#PinayCrush: Kaye Peñaflor

 Photo: Jay Crews

Photo: Jay Crews

Although I've only known her for a few days, I can say for sure that Kaye Peñaflor definitely makes a strong case for getting into mindfulness. She juggles multiple roles but still moves through the world with grace and calm, sharing her gentle, beautiful energy with everyone she encounters. Kaye is the queen of a Toronto-based yoga empire - a certified Vinyasa and Aerial yoga instructor, host/producer of Live Breathe Yoga on Filipino TV, founder of yoga lifestyle brand kaye.yoga, and ambassador for companies like luxury activewear brand lululemon. Her television show brings yoga and wellness tips to elevate mind, body, and soul, and is currently in production on its fourth season and aired to over 100K subscribers weekly. In addition, Kaye has been an accomplished dancer for almost two decades as a principal dancer for Canada's second oldest traditional Filipino folk dance troup, Folklorico Filipino Canada, and a principal dancer for contemporary neo-Filipino folk dance troupe, Hataw. She combines her two passions into her own special program called Pineapple Flower Yoga - taken from her last name, Peñaflor - which combines movements from Filipino folk dance with a dynamic yoga practice. Did we mention that she's also a former actor and model?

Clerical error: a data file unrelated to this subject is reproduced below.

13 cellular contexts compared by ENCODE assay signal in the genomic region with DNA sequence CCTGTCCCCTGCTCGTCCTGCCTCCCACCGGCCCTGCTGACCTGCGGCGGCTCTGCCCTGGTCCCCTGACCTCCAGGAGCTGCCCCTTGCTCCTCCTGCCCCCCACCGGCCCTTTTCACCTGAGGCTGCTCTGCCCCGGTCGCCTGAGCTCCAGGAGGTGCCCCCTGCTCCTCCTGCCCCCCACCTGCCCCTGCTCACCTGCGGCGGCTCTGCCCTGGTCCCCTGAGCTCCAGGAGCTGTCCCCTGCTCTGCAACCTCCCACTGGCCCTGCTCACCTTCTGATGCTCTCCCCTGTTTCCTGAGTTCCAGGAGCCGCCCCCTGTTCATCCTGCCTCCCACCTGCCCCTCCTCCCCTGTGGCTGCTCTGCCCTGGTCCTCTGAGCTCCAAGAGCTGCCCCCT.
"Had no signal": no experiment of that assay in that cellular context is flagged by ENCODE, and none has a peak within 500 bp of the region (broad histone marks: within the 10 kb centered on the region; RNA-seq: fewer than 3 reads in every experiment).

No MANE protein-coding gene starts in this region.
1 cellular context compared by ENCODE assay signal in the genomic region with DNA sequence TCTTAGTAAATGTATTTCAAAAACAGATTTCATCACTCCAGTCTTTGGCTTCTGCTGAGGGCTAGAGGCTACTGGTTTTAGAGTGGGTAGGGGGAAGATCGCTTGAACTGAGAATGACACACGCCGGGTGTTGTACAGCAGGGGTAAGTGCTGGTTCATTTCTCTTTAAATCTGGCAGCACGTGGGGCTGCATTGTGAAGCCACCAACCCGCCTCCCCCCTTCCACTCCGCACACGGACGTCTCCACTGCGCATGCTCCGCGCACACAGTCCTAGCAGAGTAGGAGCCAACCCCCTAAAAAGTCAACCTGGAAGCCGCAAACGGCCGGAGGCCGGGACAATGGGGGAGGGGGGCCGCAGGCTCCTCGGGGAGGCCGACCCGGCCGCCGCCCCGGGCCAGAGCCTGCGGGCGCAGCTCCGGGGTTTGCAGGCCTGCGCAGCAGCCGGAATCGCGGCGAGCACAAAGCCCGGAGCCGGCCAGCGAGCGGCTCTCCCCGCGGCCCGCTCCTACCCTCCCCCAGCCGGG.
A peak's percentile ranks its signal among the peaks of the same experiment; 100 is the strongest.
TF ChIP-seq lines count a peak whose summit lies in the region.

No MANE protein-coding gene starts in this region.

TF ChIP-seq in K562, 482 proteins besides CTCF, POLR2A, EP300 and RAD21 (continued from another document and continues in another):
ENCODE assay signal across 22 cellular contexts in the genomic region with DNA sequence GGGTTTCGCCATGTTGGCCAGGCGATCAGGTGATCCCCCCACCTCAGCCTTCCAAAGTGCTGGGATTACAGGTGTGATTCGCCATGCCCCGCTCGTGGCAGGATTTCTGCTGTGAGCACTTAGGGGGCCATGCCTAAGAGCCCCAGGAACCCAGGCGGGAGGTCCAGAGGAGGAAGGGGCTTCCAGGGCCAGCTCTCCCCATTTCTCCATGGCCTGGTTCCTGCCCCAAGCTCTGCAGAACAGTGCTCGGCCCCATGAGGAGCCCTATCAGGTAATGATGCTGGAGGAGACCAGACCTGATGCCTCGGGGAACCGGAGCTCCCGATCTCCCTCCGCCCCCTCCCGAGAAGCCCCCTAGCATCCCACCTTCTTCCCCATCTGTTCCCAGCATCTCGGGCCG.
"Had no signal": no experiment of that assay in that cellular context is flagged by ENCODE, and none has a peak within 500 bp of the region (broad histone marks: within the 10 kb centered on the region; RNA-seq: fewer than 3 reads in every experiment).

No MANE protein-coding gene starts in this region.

I've been blessed to bask in Kaye's radiant energy this week and see her perform as part of Fringe Manila, an annual arts festival showcasing emerging and established artists from both the Philippines and internationally. Read on as we chat about her experiences as a WOC in the wellness industry, the importance of representation and inclusivity, how her heritage has influenced her practice (and her secret poetry skillz) below.